“I don’t think I’ve ever been as paranoid about anything as I was about the PCR tests, especially before we went. We had to keep testing, testing, testing. The idea you’ve got that far and then you could test positive the day before flight and that would be it. There was even the rule that if someone on the plane three rows in front or three rows behind tested positive then you would have to quarantine, so that would be your Games over.”
Restrictions due to Covid mean that the stadiums and stands that are usually full of sports fans and spectators waving flags and cheering on their teams were almost empty. How does Sarah feel that impacted the games for the athletes themselves?
She says, “It was odd, because it was the Olympics, and you know the Olympics should have crowds. But equally, I play hockey, and at hockey games you often don’t have a crowd! I felt for the Japanese volunteers that were there; I would have really loved for them to have seen how great their country’s Olympics was. So I felt more sad for the Japanese public that they didn’t get to experience their games, than I actually missed it for us.”
The Tokyo 2020 were postponed to last summer thanks to the COVID-19 pandemic, which means that the next Olympics Games are only a little over two years away. Does Sarah think she will be in Paris for the 2024 Games?
“This is a shorter Olympic cycle than normal, only three years instead of four. So Paris is only two and a bit years away. I’d like to see if we can do one better—or two better—than we did at Tokyo. But I think the key thing is for me is that I still enjoy it, so if I’m still good enough and my body holds up, then yes, I’d like to give it another go!”
It was a complete joy seeing the students at Howell’s when Sarah arrived in her Team GB kit. For many of them it’s the first time they have ever had the chance to meet an Olympian in real life, and for the younger girls in particular it’s almost instinctive for them to reach out and touch the large bronze medal around her neck. What is the general public’s standard reaction when faced with an Olympic medal?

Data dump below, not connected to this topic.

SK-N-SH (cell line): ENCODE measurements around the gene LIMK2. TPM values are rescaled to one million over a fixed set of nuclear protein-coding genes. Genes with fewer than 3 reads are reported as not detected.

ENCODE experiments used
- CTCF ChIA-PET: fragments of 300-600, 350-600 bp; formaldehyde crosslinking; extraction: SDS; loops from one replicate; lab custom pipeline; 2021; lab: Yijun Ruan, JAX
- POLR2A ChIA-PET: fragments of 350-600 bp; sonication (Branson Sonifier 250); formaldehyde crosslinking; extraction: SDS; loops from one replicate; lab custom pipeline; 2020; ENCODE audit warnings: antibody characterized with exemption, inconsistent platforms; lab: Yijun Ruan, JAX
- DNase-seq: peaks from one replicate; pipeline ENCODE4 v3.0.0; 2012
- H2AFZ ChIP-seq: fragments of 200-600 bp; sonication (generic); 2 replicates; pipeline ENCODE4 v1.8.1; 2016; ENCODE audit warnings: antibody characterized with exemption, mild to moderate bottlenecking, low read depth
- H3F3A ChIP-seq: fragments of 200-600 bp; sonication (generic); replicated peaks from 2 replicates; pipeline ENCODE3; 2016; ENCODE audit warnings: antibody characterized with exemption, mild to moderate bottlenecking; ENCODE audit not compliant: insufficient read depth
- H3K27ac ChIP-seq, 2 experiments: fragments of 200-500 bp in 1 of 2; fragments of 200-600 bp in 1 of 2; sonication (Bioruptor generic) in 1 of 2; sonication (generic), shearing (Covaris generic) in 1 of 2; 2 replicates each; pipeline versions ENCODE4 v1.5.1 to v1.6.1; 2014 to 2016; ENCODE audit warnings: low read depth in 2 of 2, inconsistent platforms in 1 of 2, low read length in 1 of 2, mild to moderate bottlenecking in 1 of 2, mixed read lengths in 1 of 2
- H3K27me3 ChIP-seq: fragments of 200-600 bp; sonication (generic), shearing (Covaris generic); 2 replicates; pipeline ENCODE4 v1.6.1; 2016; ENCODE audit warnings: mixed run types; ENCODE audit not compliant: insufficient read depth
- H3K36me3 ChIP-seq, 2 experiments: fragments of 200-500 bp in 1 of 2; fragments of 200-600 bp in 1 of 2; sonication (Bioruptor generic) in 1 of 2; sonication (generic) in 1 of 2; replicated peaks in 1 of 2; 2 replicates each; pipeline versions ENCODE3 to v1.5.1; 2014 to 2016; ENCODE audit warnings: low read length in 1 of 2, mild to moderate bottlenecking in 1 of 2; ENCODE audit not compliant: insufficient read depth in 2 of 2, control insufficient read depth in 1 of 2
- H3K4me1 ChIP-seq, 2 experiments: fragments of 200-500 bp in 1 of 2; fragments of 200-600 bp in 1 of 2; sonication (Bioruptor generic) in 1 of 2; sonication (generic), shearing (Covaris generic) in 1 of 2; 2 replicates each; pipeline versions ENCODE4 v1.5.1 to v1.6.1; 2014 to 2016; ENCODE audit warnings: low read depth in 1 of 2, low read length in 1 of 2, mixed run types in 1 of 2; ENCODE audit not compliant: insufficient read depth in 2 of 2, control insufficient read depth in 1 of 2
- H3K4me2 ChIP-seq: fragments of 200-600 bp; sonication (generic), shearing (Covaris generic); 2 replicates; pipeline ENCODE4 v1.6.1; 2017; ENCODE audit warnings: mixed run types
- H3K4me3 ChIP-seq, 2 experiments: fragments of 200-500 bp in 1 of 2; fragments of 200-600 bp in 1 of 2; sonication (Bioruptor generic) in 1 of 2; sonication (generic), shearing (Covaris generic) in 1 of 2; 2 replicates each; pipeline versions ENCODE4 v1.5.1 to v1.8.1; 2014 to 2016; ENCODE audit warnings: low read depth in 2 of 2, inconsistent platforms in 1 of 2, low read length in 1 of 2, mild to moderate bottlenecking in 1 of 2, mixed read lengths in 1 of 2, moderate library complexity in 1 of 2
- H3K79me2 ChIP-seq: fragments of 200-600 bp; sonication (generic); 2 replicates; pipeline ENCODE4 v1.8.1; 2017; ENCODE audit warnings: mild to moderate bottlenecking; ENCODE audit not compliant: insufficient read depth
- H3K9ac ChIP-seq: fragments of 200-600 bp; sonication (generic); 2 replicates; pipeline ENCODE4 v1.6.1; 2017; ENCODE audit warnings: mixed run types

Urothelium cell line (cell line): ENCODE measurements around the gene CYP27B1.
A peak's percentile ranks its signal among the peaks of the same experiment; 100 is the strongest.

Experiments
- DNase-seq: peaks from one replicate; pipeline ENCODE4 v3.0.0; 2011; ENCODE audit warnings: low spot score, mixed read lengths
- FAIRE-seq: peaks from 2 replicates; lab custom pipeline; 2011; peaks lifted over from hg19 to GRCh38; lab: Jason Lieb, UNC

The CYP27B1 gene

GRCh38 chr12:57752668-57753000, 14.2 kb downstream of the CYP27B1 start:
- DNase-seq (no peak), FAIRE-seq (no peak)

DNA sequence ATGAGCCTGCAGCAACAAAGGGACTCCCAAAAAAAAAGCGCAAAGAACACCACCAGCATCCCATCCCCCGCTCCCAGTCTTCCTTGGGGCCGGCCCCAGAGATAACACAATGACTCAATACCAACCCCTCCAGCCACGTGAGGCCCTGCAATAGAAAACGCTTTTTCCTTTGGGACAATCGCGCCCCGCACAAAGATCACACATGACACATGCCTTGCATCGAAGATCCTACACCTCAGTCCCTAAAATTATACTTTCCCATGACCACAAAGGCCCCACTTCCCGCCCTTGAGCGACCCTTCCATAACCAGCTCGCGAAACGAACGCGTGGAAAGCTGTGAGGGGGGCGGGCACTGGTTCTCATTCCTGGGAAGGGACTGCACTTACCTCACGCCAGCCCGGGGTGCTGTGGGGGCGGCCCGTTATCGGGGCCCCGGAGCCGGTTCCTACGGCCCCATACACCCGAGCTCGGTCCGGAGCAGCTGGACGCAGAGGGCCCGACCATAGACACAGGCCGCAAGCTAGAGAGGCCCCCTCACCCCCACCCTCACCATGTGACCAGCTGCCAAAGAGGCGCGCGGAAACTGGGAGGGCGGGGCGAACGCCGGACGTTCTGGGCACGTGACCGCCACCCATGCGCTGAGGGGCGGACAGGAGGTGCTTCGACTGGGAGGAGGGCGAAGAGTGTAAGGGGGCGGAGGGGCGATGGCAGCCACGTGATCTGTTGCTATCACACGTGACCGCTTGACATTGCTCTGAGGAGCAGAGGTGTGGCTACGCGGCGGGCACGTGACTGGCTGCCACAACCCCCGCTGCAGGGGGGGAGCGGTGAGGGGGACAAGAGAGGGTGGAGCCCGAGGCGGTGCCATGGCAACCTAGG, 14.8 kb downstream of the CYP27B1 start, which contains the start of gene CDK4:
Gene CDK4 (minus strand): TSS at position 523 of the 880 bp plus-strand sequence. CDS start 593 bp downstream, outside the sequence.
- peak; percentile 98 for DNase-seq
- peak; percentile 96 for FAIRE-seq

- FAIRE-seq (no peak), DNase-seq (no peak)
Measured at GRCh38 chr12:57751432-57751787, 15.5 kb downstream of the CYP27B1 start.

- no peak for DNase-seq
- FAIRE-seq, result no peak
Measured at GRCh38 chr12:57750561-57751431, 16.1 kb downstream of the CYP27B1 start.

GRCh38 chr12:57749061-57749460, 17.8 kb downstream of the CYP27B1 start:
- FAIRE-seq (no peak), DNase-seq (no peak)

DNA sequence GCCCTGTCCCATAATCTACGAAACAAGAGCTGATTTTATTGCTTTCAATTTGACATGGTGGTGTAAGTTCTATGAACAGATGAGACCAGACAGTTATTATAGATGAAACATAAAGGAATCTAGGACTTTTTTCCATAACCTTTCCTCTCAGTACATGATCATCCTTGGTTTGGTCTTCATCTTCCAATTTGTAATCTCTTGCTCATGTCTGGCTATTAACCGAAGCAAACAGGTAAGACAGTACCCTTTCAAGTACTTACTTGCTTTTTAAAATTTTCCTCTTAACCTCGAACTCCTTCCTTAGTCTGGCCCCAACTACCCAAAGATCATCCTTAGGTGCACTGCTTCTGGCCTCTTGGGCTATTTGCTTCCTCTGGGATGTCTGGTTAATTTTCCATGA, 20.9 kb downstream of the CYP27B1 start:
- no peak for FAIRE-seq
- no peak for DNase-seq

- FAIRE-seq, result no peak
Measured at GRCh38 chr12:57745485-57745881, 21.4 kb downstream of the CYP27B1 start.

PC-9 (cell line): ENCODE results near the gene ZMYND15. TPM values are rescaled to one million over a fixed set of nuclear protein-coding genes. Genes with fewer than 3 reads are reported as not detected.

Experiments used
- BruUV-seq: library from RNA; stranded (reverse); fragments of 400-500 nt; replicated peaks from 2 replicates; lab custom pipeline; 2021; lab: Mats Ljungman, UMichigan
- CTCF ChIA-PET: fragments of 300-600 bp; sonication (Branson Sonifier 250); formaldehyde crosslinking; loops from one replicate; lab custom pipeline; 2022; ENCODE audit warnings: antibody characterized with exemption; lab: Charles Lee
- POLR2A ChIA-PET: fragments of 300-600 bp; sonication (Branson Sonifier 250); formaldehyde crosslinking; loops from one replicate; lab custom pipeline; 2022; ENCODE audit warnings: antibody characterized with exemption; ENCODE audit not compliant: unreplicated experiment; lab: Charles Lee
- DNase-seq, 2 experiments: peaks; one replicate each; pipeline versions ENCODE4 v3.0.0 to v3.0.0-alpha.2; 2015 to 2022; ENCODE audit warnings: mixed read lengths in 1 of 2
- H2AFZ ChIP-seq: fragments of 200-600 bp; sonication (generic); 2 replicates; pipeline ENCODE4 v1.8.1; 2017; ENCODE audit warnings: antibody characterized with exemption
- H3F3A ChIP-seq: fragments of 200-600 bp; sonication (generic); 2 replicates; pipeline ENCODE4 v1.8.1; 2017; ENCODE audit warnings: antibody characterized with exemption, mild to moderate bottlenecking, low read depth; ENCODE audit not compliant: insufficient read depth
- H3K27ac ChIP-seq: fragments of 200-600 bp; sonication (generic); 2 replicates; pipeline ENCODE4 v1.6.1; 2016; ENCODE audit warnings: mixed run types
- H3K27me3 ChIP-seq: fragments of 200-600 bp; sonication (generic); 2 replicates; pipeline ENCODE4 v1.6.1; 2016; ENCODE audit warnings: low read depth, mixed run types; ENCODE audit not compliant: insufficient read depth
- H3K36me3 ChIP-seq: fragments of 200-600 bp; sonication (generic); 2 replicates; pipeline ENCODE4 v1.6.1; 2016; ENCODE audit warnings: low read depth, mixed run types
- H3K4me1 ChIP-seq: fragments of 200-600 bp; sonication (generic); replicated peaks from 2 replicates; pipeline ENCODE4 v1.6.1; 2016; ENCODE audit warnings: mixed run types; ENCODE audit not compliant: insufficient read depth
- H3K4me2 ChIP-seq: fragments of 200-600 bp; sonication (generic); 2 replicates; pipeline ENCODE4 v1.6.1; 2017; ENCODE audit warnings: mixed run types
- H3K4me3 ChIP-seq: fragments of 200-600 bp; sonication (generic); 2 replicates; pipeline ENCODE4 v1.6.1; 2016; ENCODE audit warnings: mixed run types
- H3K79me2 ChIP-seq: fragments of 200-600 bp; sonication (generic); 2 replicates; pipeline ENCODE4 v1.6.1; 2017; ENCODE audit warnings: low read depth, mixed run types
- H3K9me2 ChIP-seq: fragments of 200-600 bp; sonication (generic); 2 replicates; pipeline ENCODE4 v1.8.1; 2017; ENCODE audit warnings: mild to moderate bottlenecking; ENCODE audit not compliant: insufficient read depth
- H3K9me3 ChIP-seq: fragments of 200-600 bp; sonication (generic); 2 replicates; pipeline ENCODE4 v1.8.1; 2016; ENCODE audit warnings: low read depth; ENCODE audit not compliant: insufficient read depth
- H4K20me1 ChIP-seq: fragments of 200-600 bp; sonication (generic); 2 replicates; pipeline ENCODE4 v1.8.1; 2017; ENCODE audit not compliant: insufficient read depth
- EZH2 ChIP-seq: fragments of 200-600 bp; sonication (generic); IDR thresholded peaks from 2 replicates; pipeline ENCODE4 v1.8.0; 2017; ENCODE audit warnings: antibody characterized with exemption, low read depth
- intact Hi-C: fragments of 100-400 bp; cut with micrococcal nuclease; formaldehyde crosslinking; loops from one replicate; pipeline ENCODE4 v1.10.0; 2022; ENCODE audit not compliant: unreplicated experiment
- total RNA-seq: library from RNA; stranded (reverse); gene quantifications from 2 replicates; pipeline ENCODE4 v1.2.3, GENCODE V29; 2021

She laughs, and reminds us what we said when she passed the medal to us earlier in the morning.
“I don’t think it’s possible to hold the Olympic medal without saying ‘It’s really heavy!’ I love the look on a child’s face when they look at the medal and when they hold it, when they put it around their neck, when they have a photo. And it’s not just children; I went to my sister’s baby shower the other day even people who aren’t really interested in sport want to hold it and feel the gravitas. It’s my medal, but I won it for Great Britain. It’s nice to share it with people.”
Welsh hockey player Sarah Jones is an alumna of Howell’s School, Llandaff in Cardiff, and is a mainstay of the GB hockey team. Sarah made her international debut for Wales back in 2005, and was called into the GB cycle following the Rio 2016 Olympics. At the Tokyo 2020 Olympics she earned numerous plaudits for the skill and determination shown in each game as she helped the team win an emotional bronze medal.